Those of us who were working in a major city during the eighties will probably also remember those early mobile phones -- the ones that were so big they required a suitcase to carry the device and charger. I still have fond memories of my first mobile phone -- a Nokia, since you ask -- although "all" I could do was phone people up (even texting wasn't yet available across all networks at the time).
The noughties saw the mobile phone market stumble through early efforts at mobile data. I vaguely recall press events on GPRS, i-mode in the UK, and early 3G launches. Since then, mobile data has been turbo-charged with LTE and now LTE Advanced networks, with higher data speeds promised almost on a monthly basis.
For a long time, it was all about data, but now mobile voice is firmly back on operator agendas as they seek to retrieve control of what was once their former sole domain. Our recent special report on Wi-Fi calling, for example, explored some of the approaches, from dialler-integrated Wi-Fi calling through to downloadable apps such as Three InTouch and Telefonica's TU Go service.
Mobile operators are also clearly following the path towards voice over LTE (VoLTE), and some services have already been launched in Europe. At the same time, it will be even more important to get VoLTE right from the start: operators including EE said they intend to delay launching VoLTE until they are assured that the service has reached minimum quality levels.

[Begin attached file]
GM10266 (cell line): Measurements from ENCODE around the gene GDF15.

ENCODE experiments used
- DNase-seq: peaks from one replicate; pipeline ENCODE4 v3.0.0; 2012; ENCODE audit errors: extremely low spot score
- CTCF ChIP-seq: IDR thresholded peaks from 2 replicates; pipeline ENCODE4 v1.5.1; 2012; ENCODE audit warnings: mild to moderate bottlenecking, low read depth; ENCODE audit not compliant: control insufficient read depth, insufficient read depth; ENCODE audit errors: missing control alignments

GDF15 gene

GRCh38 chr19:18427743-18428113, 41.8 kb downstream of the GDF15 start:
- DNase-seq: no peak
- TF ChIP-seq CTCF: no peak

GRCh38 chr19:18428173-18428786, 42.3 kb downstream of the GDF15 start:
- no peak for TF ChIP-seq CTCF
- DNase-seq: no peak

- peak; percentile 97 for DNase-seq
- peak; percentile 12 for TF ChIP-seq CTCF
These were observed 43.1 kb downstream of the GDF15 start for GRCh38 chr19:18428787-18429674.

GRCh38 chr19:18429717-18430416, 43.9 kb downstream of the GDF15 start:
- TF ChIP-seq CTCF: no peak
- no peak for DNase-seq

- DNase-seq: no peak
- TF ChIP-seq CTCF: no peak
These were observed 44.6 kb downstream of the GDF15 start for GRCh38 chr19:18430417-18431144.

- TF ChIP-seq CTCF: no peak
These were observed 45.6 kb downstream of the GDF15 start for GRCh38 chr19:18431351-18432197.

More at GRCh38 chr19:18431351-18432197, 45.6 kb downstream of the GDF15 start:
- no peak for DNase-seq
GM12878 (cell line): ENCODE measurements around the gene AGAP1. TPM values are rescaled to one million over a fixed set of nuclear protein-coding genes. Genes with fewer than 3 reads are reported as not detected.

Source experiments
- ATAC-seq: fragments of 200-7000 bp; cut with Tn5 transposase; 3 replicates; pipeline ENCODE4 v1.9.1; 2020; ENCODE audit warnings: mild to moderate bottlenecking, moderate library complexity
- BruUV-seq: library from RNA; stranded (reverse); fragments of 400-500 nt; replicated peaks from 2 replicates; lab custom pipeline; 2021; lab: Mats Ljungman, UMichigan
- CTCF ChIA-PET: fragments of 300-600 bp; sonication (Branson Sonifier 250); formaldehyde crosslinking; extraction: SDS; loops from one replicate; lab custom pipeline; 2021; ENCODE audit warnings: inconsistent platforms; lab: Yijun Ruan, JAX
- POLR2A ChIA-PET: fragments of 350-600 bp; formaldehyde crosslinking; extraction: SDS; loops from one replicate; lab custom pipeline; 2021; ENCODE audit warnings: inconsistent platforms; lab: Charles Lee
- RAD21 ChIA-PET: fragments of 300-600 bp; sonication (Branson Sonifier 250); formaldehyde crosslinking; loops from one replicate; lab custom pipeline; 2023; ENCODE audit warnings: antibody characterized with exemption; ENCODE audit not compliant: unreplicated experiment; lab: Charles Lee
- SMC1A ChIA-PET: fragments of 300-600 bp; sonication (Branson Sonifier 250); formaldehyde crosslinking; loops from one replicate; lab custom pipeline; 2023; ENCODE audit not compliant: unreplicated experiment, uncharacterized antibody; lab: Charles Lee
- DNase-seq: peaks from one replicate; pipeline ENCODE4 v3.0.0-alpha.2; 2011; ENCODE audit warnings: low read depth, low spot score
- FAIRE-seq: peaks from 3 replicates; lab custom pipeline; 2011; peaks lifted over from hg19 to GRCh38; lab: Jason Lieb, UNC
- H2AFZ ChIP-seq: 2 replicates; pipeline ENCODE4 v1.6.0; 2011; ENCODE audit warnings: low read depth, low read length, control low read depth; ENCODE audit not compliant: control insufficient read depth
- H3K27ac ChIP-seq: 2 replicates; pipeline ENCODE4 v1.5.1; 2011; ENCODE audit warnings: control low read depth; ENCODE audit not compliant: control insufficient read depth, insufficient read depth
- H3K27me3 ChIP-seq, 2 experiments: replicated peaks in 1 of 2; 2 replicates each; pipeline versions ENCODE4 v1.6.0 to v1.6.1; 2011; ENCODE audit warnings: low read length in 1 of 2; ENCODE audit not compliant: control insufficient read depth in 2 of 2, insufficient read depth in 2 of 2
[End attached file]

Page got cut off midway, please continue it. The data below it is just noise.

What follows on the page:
In Africa, some newer operators are also taking a back-to-front approach with mobile voice compared with the more established European operators. Smile Telecom, which first started its operations with data-only 4G dongle services, this week launched its first VoLTE service in Uganda. Again, the launch was slightly delayed as the company wanted to ensure a very good user experience.
The strategy certainly seems to be that operators roll out some form of Wi-Fi calling as soon as they can in order to stem the use of over-the-top voice services. When it comes to VoLTE, the stakes are much higher. If an operator were to launch too early -- for example if their 4G coverage is insufficient or if dropped calls have not yet reached the lowest possible level -- users may quickly give up trying to use the new functionality. That's certainly something that operators cannot afford to happen.--Anne